Does the same hold true for older readers? Recently, Daredevil #7, by Mark Waid and Javier Rodriguez, dealt with a mature topic that wouldn’t really fly with a younger audience. Did it hit its marks, or was this just another “very special episode” with Matt Murdock? Read on and find out.
WARNING: Spoilers for Daredevil #7, so please do yourself a favor and grab a copy and read along!
Comics | Writing for The Advocate, Jase Peeples takes note of the diversity of DC Comics’ extended Batman family — from Batwoman to Batwing to Barbara Gordon’s roommate Alysia Yeoh — and talks with writers Gail Simone, Grant Morrison, Marc Andreyko, Tom Taylor and Chip Kidd. “I would like to think that people can pick up books like Batman Incorporated or The Multiversity and see their own lives reflected,” Morrison says. “But I’d always caveat that with the need for us to see more diverse writers and artists, because that’s when I think the walls will really come down. As a straight [white guy from Scotland] I can only do so much, and I find even sometimes when you do this, you do get accused of tokenism or pandering. I don’t mind it. I can put up with that, but I’d rather see a genuine spread of writers and artists creating this material.” [Advocate.com]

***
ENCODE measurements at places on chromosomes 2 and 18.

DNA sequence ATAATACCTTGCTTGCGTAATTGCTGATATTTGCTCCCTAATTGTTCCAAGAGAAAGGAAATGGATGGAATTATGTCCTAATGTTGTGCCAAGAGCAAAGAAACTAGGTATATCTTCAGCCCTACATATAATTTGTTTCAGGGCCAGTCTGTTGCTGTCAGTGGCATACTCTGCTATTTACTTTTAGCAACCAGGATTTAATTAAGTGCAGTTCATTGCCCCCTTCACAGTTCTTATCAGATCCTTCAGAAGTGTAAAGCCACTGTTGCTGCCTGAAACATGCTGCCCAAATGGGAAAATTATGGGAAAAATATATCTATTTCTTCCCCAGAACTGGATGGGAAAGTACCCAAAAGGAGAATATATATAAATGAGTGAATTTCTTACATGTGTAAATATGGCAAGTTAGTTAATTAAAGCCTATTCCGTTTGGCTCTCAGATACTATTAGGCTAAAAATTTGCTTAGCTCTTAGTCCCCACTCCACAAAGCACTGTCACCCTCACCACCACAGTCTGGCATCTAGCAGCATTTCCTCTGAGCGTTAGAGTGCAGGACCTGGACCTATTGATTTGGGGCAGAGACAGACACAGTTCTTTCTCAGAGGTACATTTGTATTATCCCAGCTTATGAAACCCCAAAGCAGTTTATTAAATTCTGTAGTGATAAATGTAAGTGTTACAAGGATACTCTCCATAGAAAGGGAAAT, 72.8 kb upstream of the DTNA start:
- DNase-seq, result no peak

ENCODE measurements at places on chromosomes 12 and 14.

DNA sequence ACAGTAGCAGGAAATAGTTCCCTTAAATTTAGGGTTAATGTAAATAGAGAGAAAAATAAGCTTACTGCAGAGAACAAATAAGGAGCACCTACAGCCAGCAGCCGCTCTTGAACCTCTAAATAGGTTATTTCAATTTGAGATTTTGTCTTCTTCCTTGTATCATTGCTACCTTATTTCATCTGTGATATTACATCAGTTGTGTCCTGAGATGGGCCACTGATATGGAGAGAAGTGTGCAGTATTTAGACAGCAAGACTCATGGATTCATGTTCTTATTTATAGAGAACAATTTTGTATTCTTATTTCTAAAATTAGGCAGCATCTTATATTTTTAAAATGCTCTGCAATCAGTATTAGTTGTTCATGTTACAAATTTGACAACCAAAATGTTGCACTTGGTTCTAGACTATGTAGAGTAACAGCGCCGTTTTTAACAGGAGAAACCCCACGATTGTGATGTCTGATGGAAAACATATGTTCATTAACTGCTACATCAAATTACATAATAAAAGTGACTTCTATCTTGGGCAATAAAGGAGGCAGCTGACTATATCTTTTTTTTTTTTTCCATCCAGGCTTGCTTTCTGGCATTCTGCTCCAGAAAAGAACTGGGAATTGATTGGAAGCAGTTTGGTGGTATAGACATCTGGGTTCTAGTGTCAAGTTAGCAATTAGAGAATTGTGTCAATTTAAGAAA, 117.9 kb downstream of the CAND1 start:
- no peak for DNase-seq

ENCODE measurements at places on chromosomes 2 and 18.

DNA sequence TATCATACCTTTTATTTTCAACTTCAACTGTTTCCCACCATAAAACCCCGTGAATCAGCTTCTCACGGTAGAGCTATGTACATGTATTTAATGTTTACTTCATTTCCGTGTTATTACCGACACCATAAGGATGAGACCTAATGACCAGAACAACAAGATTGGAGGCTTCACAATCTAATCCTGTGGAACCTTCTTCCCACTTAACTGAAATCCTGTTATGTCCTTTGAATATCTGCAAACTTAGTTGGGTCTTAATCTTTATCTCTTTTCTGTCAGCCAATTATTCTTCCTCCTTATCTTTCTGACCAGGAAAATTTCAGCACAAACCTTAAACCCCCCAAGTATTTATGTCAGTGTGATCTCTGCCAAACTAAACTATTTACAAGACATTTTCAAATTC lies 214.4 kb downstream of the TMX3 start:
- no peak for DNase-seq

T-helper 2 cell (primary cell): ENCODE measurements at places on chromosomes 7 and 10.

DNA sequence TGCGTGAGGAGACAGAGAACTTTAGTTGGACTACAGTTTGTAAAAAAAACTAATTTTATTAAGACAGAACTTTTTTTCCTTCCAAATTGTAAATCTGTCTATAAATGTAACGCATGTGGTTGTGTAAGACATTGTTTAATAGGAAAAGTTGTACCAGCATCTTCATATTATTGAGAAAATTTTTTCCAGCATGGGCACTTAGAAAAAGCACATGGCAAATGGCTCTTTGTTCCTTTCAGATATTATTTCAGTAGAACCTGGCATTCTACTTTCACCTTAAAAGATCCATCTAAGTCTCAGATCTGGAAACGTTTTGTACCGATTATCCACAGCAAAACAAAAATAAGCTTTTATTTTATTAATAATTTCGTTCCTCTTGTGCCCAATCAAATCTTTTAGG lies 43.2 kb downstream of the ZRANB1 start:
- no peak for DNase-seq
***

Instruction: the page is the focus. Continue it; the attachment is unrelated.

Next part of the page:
Events | The driver who plowed through the crowd last month at the annual SDCC ZombieWalk: San Diego, injuring a 64-year-old passersby, has given an interview providing his version of the event, saying he had turned off the engine to wait for the parade to pass when participants began surrounding his car. The situation quickly escalated, he says, when a spectator sat on the hood and hit the windshield, shattering it, and another person opened the back door. “I got scared. That’s when I plowed my car through the crowd,” says the unidentified 48-year-old. “I had to do this to save my family because of the crowd. I couldn’t tell if the parade was done.” He adds, “I felt awful about it. I just couldn’t believe that I actually hit the old lady.” [iDeafNews, Times of San Diego]